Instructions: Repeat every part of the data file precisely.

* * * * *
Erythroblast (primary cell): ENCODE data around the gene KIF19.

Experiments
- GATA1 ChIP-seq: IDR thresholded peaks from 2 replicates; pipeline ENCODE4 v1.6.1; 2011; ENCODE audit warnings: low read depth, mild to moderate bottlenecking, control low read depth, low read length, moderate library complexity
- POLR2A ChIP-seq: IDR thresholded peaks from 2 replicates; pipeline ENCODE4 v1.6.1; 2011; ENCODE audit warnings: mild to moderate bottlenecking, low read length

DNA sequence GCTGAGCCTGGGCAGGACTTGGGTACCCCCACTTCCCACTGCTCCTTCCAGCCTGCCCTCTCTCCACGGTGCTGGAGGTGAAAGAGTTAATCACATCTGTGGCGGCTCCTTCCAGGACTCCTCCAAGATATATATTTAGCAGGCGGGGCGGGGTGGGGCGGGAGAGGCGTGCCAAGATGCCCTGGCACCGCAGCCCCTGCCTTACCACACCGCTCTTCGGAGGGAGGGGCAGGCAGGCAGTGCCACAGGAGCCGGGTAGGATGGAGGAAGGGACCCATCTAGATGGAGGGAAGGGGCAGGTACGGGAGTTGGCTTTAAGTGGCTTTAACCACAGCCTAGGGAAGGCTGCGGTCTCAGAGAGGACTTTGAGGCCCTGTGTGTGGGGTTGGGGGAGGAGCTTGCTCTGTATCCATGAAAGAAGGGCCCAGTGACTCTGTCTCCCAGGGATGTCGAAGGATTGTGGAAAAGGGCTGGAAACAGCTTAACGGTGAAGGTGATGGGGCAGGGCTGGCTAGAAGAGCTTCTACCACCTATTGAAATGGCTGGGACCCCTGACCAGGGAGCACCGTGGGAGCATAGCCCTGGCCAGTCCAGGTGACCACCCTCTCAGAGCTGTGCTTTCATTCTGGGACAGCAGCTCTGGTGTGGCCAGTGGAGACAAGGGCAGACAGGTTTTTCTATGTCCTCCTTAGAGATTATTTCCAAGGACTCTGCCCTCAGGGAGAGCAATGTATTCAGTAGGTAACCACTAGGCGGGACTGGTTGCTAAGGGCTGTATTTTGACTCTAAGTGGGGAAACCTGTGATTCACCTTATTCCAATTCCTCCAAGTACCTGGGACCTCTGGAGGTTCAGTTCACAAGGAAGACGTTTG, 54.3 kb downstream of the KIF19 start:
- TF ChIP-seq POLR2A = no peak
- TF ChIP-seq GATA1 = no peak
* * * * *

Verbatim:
Erythroblast (primary cell): ENCODE data around the gene KIF19.

Experiments
- GATA1 ChIP-seq: IDR thresholded peaks from 2 replicates; pipeline ENCODE4 v1.6.1; 2011; ENCODE audit warnings: low read depth, mild to moderate bottlenecking, control low read depth, low read length, moderate library complexity
- POLR2A ChIP-seq: IDR thresholded peaks from 2 replicates; pipeline ENCODE4 v1.6.1; 2011; ENCODE audit warnings: mild to moderate bottlenecking, low read length

DNA sequence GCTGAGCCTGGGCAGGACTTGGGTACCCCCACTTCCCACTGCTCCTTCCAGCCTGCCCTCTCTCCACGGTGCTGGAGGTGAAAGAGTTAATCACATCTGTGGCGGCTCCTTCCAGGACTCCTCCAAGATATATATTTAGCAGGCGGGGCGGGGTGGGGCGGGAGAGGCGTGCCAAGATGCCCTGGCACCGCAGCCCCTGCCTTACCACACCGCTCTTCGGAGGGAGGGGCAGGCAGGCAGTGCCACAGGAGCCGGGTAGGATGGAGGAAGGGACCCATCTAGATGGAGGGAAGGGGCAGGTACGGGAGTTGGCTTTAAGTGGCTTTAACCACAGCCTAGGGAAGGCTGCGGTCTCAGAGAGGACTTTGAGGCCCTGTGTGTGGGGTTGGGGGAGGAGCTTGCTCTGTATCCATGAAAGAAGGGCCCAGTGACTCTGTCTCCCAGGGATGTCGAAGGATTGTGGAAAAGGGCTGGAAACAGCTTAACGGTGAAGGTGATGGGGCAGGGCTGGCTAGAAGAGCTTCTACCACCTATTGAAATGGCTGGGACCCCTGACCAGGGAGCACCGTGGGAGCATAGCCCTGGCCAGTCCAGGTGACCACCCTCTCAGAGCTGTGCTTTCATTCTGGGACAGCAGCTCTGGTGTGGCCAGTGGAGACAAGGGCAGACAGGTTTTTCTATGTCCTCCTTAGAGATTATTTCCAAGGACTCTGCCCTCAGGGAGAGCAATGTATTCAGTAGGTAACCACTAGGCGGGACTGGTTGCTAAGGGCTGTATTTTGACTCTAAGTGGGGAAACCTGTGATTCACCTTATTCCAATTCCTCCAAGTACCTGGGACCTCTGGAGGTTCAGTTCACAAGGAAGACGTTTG, 54.3 kb downstream of the KIF19 start:
- TF ChIP-seq POLR2A = no peak
- TF ChIP-seq GATA1 = no peak